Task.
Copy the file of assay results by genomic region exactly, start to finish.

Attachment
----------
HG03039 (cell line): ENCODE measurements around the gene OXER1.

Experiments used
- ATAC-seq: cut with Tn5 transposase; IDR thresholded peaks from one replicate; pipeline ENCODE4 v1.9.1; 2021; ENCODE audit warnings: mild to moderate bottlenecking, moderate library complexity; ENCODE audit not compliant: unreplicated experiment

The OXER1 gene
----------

HG03039 (cell line): ENCODE measurements around the gene OXER1.

Experiments used
- ATAC-seq: cut with Tn5 transposase; IDR thresholded peaks from one replicate; pipeline ENCODE4 v1.9.1; 2021; ENCODE audit warnings: mild to moderate bottlenecking, moderate library complexity; ENCODE audit not compliant: unreplicated experiment

The OXER1 gene